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Microsoft Loop components in Word Online and Microsoft Whiteboard
Loop components are our places of portable productivity. We create components and add different Loop blocks to suit our collaborative purposes. Then we share them in Teams chats, meetings, and Outlook email. Now we have two more Microsoft apps that support Loop components and expand our options — Word Online and Whiteboard.
Insert a Loop component in Word Online to coordinate the creation of a document. List tasks. Outline a brief for each task, including references and mention the person assigned to the task. Capture ideas and vote on them. Then share the Loop component in an email, Teams chat or meeting, to invite more people to contribute.
Paste a Loop component in Microsoft Whiteboard to widen your collaborative toolset. Use sticky notes and sketches as spatial tools to expand on your ideas listed in the Loop component. When you have finished with the whiteboard session, update the Loop with a summary and prioritise the list of ideas.
These are just a few ways you can use Loop in Word Online and Whiteboard. I’m certain that collaborative teams will come up with more creative ways to suit their needs.
Loop in Word Online
How does it work?
Loop components can be found on the Insert tab of a Word Online document. You can start with a checklist or task list. Then add other Loop blocks as needed.
After selecting a component to start with, the Loop component first checks that it can share the component. A new Loop needs to be able to be shared with “People in your organisation” and “Edit” permissions. This gives the best opportunity for easy collaboration as the Loop and document are shared. IT Administrators need to have set their default sharing link permission to these settings.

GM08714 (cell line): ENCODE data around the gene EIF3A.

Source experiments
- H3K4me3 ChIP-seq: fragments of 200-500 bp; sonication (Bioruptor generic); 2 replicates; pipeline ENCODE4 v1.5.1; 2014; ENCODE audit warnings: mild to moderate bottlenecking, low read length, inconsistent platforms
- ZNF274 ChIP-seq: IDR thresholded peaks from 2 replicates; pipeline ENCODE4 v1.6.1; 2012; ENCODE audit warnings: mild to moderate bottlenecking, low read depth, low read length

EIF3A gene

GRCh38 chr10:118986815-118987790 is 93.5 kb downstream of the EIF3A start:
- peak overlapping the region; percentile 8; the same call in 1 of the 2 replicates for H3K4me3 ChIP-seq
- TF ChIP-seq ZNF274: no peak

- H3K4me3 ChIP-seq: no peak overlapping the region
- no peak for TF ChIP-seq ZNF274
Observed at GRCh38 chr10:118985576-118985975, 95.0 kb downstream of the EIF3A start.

Today (Feb 2023), Loop components are only supported in Word documents saved in OneDrive. Though later we expect support for documents stored in SharePoint and Teams.
As you add more blocks and content to your Loop, it will grow to the length of the page. This creates more space to work in the Loop. If the Loop content grows beyond that, a scroll bar will appear to read and navigate the Loop component. The component will not span pages. I think that’s a good thing.
You can insert more than one Loop component in a document. You might want to assign different sections of a document to different groups of people. Inserting another Loop component will support separate ideas, tasks, notes and research. There might be a need for segregating the content and keeping contributions separate from one another. This scenario needs more thinking through, but I’m sure you see the potential.
Permissions and document lifecycle
With the right sharing permissions in place, the Loop component saves the Loop file in the OneDrive of the person who inserted the Loop. That could be the author of the Word doc. Or it could be a team member that the Word doc is shared with. This could get messy with the Loop file and Word doc stored in different places. But good document lifecycle practise should mean that a Word doc doesn’t live in a OneDrive for long. Create the document in OneDrive and share it with a few collaborators. Insert a Loop to coordinate the document creation. Work on the document till it’s ready to share with a team and publish in your org. Then copy the document to your team or communications site and remove the Loop component. You don’t need the Loop in the published doc, or when you share it with a client. Loop has served it’s purpose in the creation and coordination process.